Larry Summers: How to Learn from the Obamacare Fiasco

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Lawrence Summers put pen to paper on the subject of the Affordable Care Act for the Washington Post on Sunday. Summers, a Harvard professor who served as President Barack Obama’s economic adviser from 2009 to 2010, did not hold back from critiquing his former boss or politicians seeking to capitalize on the failures of the health care law’s rollout. 

Summers expressed disappointment with the debut of the website, through which people can shop and select health care plans. “It is tragic to be falling short on the mundane task of enrolling Americans in health-care exchanges,” Summers writes. No “objective observers” can see the November 30 deadline for a fully functioning site as “a certainty,” and because of this episode “a shadow has been cast on the federal government’s competence.”

Finding silver linings in the website storm cloud, Summers explained that there are teachable moments from this episode. When implementing a large program, there needs to be clear accountability, and “frequent checkpoints” and oversight must be assigned to knowledgable people, Summers said. Information technology gurus would have made better overseers to the site, according to Summers, than general managers.

In a hearing on Capitol Hill last week, Health and Human Services Secretary Kathleen Sebelius said, “there are a couple of hundred functional fixes that have been identified” for the website.

Summers writes that the implementors of such programs need a dash of realism and to hold steady, even when the unexpected occurs. That being said, too much optimism is not a solution when experiencing defeat — it will be forgiven in the first instance, but a constant barrage of “over-optimism should not and will not be excused,” Summers said in the Post.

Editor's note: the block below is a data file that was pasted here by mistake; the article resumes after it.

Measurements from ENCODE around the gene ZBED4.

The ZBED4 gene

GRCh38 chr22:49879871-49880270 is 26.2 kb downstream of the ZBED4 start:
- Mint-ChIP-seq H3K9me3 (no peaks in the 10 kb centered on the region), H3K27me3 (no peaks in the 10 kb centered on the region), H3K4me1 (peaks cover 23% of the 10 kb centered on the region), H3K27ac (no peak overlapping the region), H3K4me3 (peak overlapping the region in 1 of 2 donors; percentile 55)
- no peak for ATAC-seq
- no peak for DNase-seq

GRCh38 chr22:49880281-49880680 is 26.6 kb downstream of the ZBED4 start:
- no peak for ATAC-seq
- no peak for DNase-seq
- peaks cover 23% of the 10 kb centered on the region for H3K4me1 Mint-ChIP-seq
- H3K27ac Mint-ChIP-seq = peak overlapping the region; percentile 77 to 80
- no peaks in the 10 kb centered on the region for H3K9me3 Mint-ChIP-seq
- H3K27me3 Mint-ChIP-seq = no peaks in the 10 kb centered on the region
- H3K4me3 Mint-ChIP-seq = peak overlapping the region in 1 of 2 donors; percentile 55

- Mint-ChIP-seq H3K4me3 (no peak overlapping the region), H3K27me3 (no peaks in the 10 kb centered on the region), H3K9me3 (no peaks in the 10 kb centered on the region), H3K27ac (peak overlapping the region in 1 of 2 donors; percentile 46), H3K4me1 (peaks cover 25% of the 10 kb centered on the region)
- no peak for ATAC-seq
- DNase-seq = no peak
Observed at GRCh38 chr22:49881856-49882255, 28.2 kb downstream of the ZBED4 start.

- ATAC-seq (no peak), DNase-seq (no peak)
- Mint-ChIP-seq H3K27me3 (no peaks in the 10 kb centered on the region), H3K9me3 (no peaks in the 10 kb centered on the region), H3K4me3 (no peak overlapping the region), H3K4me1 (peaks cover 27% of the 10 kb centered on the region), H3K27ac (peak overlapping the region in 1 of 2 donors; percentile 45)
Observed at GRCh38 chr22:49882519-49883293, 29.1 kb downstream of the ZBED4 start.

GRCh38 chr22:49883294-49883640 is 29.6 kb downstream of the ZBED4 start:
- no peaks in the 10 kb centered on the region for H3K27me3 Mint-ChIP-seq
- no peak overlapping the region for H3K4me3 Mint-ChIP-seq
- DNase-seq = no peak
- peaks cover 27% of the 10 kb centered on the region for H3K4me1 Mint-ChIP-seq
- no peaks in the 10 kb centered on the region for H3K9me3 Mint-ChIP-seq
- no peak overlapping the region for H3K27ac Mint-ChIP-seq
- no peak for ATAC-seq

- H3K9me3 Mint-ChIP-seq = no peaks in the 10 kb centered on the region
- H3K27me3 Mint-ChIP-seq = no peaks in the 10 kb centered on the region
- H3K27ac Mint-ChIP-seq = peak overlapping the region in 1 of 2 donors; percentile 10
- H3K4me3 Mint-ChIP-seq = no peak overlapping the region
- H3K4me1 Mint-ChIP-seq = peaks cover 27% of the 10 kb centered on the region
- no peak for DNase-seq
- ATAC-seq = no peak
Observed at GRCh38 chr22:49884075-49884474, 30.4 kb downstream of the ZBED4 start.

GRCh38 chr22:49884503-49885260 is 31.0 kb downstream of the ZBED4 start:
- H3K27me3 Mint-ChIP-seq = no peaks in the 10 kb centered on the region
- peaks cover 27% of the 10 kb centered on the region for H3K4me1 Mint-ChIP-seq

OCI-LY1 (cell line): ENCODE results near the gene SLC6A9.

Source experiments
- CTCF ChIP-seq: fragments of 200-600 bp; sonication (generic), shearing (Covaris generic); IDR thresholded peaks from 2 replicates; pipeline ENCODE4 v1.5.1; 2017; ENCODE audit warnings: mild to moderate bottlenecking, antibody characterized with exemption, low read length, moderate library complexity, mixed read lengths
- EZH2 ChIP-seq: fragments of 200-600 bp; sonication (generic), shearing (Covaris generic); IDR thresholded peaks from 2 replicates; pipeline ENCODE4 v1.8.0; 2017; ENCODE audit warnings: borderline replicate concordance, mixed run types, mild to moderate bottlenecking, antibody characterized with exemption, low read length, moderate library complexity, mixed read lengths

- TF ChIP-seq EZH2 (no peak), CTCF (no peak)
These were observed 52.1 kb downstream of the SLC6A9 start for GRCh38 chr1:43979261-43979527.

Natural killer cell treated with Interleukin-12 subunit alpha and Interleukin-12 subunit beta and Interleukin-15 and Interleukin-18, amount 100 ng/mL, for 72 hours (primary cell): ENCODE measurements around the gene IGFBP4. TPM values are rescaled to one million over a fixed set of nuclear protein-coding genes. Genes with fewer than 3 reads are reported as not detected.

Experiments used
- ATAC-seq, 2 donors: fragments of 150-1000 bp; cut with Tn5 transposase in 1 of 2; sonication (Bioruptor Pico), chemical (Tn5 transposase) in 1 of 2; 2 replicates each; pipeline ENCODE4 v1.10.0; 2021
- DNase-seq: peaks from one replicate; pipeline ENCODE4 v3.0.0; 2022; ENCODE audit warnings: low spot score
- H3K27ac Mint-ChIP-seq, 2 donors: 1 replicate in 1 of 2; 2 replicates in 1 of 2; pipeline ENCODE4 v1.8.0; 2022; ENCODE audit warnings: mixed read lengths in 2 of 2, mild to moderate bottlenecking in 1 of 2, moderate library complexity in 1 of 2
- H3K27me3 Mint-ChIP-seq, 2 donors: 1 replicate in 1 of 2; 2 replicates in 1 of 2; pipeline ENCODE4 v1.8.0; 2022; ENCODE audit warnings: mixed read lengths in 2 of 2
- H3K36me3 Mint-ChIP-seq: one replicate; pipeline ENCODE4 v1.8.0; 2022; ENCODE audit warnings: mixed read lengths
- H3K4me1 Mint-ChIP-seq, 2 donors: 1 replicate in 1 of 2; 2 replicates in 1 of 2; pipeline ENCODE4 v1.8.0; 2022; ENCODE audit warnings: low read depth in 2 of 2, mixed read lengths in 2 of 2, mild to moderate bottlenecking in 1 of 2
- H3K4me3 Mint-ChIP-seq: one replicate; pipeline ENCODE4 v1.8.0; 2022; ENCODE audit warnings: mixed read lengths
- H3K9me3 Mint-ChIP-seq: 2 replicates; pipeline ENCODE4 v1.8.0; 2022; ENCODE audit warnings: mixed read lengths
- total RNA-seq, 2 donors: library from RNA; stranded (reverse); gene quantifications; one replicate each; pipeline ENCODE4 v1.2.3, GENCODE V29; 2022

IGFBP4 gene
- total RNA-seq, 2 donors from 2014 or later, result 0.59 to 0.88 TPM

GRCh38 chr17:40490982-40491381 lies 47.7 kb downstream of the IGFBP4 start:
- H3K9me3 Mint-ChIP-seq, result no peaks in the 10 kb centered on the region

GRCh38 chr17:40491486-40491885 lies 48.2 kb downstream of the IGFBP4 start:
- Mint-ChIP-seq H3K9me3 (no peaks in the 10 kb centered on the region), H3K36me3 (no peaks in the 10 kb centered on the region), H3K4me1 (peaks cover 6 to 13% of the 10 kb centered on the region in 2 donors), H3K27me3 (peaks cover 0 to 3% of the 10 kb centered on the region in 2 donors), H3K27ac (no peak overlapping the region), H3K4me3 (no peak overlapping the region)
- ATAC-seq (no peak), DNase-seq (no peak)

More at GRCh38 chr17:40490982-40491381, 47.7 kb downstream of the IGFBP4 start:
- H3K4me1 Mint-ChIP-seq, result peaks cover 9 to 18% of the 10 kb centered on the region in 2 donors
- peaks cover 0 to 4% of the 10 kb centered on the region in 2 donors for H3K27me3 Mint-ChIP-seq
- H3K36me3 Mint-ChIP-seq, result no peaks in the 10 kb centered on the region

Conservative pundit Charles Krauthammer, a regular Washington Post contributor, agrees. He sees Obama’s response to the bungling of the health care website as “campaigning.” In speechmaking and in appealing to the American public, Obama has an “odd belief that rhetoric trumps reality,” Krauthammer opines.

Though the men differ in substance points, the effect is the same: By not admitting defeat, the credibility of the White House and the program have been further damaged. Writing on another point, Krauthammer said that by rather than “simply admitting he was wrong, he went Clintonian, explaining that the pledge only applied to certain specified plans – which he now says he meant all along.”

Summers does not pin all of the blame on the president or his administration, saying that Obamacare has been saddled with projected doom by those wishing to see any aspect derailed.

“It is disingenuous for those who stood ready to turn any regulatory detail into an attack ad to profess outrage when guidance was not provided during an election campaign,” Summers wrote in the Post. ”It is hypocritical for those who held up confirmations of key officials with responsibility for managing federal health-care programs and whose behavior deterred many people from coming into government to lash out at the incompetence of government management.”

Rep. Donna Edwards (D-Md.) also made this point on Meet the Press on Sunday. Edwards said, “Republicans in Congress and Republican governors have to stop standing in the way.” But former Republican Rep. and MSNBC host Joe Scarborough rebutted that point and touched on the central theme of Summers’s ideas on obstructionism.

“You can’t blame Chris Christie. You can’t blame John Kasich. You can’t blame Republican governors. You can’t blame Ted Cruz for this botched launch,” Scarborough said. “This botched launch is a self-inflicted wound by the president. It shows just how disconnected he’s been.”

But for Summers, the ultimate issue is not one that will place blame on one side or the other, but a danger to overall government. “The risk is of a vicious cycle in which poor government performance leads, on the one hand, to overly bold promises of repair and, on the other hand, to reduced funding and support for those doing the work,” Summers said. “In the end, government loses the ability to deliver for citizens and citizens lose respect for government. Our democracy is the loser.”

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